Future studies are necessary to elucidate how receptors of HDL and HDL-modifying enzymes are involved in the atorvastatin-mediated effects on HDL kinetics and what the clinical implication of these effects is for the treatment of dyslipidemia in humans.
In the present study, we did not assess HDL cholesterol flux from peripheral tissues to the liver (ie, reverse cholesterol transport) and therefore cannot exclude the possibility that an enhancement of reverse cholesterol transport by atorvastatin could contribute to its declining HDL-raising effect at higher drug doses. Such an enhancement of reverse cholesterol transport, if it were to occur, could be interpreted as being antiatherosclerotic and therefore protective against CAD. Nevertheless, the ≈2-fold atorvastatin-induced enhancement of HDL apoA-1 clearance and the reduced apoA-1 concentration speaks against enhanced reverse cholesterol transport being the exclusive mechanism of the declining HDL-raising effect of atorvastatin at higher drug doses.
Because apoA-I levels are inversely correlated with the risk of CAD, the increase in HDL apoA-I clearance and the accompanying reduction in apoA-I levels mediated by atorvastatin could diminish the antiatherosclerotic effect of atorvastatin. Nonetheless, we strongly caution against overinterpretation of the results of the present study and extrapolation to humans, for the following reasons: in addition to the fact that our observations may be species-specific, may not apply to humans, and were demonstrated in a normolipidemic group of animals, data from prospective randomized clinical trials investigating the effect of atorvastatin on cardiovascular end points indicate that at 80 mg/d, the maximum approved therapeutic dose of atorvastatin and also the dose at which both an HDL-lowering and/or minimal HDL-raising effects have been reported, beneficial effects on atherosclerotic cardiovascular disease have been demonstrated.34,35⇓ Trials that directly compare the effect of atorvastatin versus other lipid-lowering agents on the incidence of cardiovascular disease will be necessary to indirectly determine the clinical significance of the differential HDL effect of the various agents in this class.
This work was supported by an Operating Grant from the Heart and Stroke Foundation of Ontario (Dr Lewis) and was funded in part by a research grant from Pfizer Canada (formerly Parke-Davis Canada) and by NIH grant RR-12609 and the Healy Medical Research Foundation. Shirya Rashid is a PhD student supported by the Heart and Stroke Foundation of Canada. Dr Lewis is a Career Investigator of the Heart and Stroke Foundation of Canada and holds a Canada Research Chair in Diabetes. Dr Barrett is a National Heart Foundation Career Development Fellow.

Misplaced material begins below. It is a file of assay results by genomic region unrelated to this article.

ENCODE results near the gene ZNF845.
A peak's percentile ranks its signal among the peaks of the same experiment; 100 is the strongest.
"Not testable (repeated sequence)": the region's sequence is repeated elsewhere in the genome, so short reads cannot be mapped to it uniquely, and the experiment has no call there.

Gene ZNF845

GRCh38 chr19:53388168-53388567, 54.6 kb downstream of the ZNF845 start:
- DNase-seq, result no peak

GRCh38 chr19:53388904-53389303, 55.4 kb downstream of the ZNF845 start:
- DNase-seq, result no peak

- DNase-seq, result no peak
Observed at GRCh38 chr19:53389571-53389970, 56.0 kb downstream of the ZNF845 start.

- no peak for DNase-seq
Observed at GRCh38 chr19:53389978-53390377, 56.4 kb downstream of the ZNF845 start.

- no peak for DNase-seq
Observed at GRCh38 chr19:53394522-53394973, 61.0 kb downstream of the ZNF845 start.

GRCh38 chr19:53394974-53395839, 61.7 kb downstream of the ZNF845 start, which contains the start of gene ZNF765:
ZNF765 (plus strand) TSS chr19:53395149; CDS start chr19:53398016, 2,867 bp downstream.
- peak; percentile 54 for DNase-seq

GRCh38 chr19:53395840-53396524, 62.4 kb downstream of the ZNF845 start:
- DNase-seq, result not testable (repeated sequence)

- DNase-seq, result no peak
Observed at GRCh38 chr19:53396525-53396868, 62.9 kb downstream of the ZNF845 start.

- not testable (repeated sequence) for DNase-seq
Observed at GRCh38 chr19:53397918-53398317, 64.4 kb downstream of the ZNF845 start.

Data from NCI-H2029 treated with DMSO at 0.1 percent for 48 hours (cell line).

- ↵Nawrocki JW, Weiss SR, Davidson MH, et al. Reduction of LDL cholesterol by 25% to 60% in patients with primary hypercholesterolemia by atorvastatin, a new HMG-CoA reductase inhibitor. Arterioscler Thromb Vasc Biol. 1995; 15: 678–682.
- ↵von Eckardstein A, Assmann G. Prevention of coronary heart disease by raising high-density lipoprotein cholesterol? Curr Opin Lipidol. 2001; 11: 627–637.
- ↵Roeters van Lennep JE, Westerveld HT, Roeters van Lennep HWO, et al. Apolipoprotein concentrations during treatment and recurrent coronary artery disease events. Arterioscler Thromb Vasc Biol. 2000; 20: 2408–2413.
- ↵Ma P, Hegele RA, Yale JF, et al. CAVEAT: a randomised, double-blind, parallel group evaluation of cerivastatin 0.4 mg and 0.8 mg compared to atorvastatin 10 mg and 20 mg once daily in patients with combined (type IIb) dyslipidaemia. Br J Cardiol. 2000; 7: 780–786.
- ↵Wierzbicki AS, Lumb PJ, Semra Y, et al. Atorvastatin compared with simvastatin-based therapies in the management of severe familial hyperlipidaemias. QJM. 1999; 92: 387–394.
- ↵Rashid S, Uffelman K, Barrett PHR, et al. Triglyceride enrichment of HDL does not alter HDL selective cholesteryl ester clearance in rabbits. J Lipid Res. 2001; 42: 265–271.
- ↵Lamarche B, Uffelman KD, Steiner G, et al. Analysis of particle size and lipid composition as determinants of the metabolic clearance of human high density lipoproteins in a rabbit model. J Lipid Res. 1998; 39: 1162–1172.
- ↵The effect of aggressive versus standard lipid lowering by atorvastatin on diabetic dyslipidemia: the DALI study: a double-blind, randomized, placebo-controlled trial in patients with type 2 diabetes and diabetic dyslipidemia. Diabetes Care. 2001; 24: 1335–1341.
- ↵Marais AD, Firth JC, Bateman ME, et al. Atorvastatin: an effective lipid-modifying agent in familial hypercholesterolemia. Arterioscler Thromb Vasc Biol. 1997; 17: 1527–1531.
- ↵Nieuw Amerongen GP, Vermeer MA, Negre-Aminou P, et al. Simvastatin improves disturbed endothelial barrier function. Circulation. 2000; 102: 2803–2809.
- ↵Hamilton JA, Vural JM, Carpentier YA, et al. Incorporation of medium chain triacylglycerols into phospholipid bilayers: effect of long chain triacylglycerols, cholesterol, and cholesteryl esters. J Lipid Res. 1996; 37: 773–782.
- ↵Guerin M, Lassel TS, Le Goff W, et al. Action of atorvastatin in combined hyperlipidemia: preferential reduction of cholesteryl ester transfer from HDL to VLDL1 particles. Arterioscler Thromb Vasc Biol. 2000; 20: 189–204.
- ↵Fidge NH. High density lipoprotein receptors, binding proteins, and ligands. J Lipid Res. 1999; 40: 187–201.